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Top 5 Data Breach Excuses Of 2011 (And What They Really Mean): Part 1

Posted January 3, 2012    Peter McCalister

SADLY, IT’S NOT POSSIBLE TO TRUST ALL PEOPLE ALL OF THE TIME – Gwent Police, Wales, UK, May 2011

This is one of the more favored excuses used by organizations who prefer to show some attrition for taking their eye off the ball for a few days, months, years,… (fill in the blank) later.

In this case Gwent Police announced in May that 7 employees had been internally disciplined and one dismissed over the last three years for breaches of the Data Protection Act. Campaigning group Big Brother Watch said that the figures, obtained under the Freedom of Information Act, showed four of those internally disciplined were police officers. All the cases were due to staff members viewing information on internal police computer systems, said Gwent Police, between May 2008 and May 2011.
The databases breached included the force’s intelligence system and the incident logging system. A Gwent Police spokeswoman said our computerized systems have stringent checking facilities in place to ensure as much as possible that only appropriately risk assessed staff members can view them,” she said.

“When there are breaches or potential breaches, they are investigated and dealt with in the most effective way and lessons are learned to ensure that risks are minimized.”

BeyondTrust says: “Sadly, eating humble pie, doesn’t account for the fact that even with the most stringent employee vetting processes in place, you can’t always rely on Trust alone, when it comes to mitigating insider threat. At all times, privileged access must be elevated dependent on each employees job role, as opposed to their rank, and even then, only when that employee needs such access.”

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Your New Years Resolution: Controlling Privileged Users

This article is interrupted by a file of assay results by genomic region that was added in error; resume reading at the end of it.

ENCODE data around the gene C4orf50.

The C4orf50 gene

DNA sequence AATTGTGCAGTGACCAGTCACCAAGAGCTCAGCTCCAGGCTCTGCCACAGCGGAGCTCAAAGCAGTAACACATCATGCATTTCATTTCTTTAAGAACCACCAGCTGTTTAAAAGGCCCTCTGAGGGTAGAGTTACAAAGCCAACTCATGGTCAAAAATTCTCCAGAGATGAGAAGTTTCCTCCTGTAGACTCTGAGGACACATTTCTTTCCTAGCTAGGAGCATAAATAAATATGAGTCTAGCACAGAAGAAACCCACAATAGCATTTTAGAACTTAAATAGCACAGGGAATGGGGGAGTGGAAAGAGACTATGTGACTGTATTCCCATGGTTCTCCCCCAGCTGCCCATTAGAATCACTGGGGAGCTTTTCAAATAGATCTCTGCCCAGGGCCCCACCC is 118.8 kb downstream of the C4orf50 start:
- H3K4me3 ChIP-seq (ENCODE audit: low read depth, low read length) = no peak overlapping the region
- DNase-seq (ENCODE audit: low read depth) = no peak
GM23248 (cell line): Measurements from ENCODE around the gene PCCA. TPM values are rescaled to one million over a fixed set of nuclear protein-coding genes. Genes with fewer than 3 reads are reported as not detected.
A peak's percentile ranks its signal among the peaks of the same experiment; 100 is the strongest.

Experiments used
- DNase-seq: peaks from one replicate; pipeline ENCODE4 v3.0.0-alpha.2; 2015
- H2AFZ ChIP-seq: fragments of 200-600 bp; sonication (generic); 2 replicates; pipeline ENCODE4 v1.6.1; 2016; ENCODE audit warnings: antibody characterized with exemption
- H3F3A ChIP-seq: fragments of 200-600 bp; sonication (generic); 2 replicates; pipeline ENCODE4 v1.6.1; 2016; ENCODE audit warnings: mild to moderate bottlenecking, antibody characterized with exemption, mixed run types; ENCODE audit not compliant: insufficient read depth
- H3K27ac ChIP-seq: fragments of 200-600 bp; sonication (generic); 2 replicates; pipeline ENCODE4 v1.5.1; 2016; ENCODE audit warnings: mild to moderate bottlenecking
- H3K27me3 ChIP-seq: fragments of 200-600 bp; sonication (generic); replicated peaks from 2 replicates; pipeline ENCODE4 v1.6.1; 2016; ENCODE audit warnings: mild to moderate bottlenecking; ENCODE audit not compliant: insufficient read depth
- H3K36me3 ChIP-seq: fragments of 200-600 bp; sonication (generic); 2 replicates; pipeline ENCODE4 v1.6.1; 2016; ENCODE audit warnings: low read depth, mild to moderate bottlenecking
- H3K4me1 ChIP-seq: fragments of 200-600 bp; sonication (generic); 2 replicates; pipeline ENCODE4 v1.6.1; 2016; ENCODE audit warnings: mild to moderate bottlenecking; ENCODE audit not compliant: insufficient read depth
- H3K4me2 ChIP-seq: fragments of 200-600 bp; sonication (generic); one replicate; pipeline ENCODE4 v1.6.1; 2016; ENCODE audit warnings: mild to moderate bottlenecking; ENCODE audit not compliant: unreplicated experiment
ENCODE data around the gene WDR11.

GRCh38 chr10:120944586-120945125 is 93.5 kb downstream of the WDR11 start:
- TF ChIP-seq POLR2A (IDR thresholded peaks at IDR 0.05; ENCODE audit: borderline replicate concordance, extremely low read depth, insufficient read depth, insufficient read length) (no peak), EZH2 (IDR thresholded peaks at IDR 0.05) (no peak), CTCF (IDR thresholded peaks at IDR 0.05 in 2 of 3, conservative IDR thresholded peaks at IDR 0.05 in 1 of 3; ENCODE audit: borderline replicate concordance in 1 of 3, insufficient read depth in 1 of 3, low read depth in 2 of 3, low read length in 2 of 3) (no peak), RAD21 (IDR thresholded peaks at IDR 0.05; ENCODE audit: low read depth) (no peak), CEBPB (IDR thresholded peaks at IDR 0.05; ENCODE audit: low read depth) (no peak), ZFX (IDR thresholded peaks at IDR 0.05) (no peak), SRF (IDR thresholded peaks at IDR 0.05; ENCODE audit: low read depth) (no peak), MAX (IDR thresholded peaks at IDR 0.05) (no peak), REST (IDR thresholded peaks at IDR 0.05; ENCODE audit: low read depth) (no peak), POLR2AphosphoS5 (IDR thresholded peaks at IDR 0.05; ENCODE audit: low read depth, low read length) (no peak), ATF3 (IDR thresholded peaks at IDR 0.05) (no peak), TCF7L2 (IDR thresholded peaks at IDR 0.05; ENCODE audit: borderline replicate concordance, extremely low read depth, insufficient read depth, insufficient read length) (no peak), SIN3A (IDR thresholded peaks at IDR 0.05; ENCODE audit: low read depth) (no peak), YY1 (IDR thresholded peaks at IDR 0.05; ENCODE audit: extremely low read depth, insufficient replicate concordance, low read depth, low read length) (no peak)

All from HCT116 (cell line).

Posted January 27, 2015    Dave Shackleford

Is 2015 the year you get a better handle on security? The news last year was grim – so much so, in fact, that many in the information security community despaired a bit. Really, the end-of-the-year infosec cocktail parties were a bit glum. OK, let’s be honest, infosec cocktail parties are usually not that wild…

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Adobe Patches Zero-Day Flaw Being Exploited in the Wild

Posted January 22, 2015    BeyondTrust Research Team

Earlier this week, French malware researcher Kafeine reported on a new Adobe Flash zero-day vulnerability that was being exploited in the wild using the latest versions of the Angler Exploit Toolkit. “Any version of Internet Explorer or Firefox with any version of Windows will get owned if Flash up to 16.0.0.287 (included) is installed and enabled”…

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Your Data Security Strategy Starts with Deploying a Least Privilege Model (part 2 of 2)

Posted January 22, 2015    Scott Lang

In last week’s blog, we talked about how controls and accountability must be put into place so that only the right folks can access data and the systems on which that data resides, and that employing a least privilege model helps to achieve that and more. We’re using conclusions and data from a recent report…

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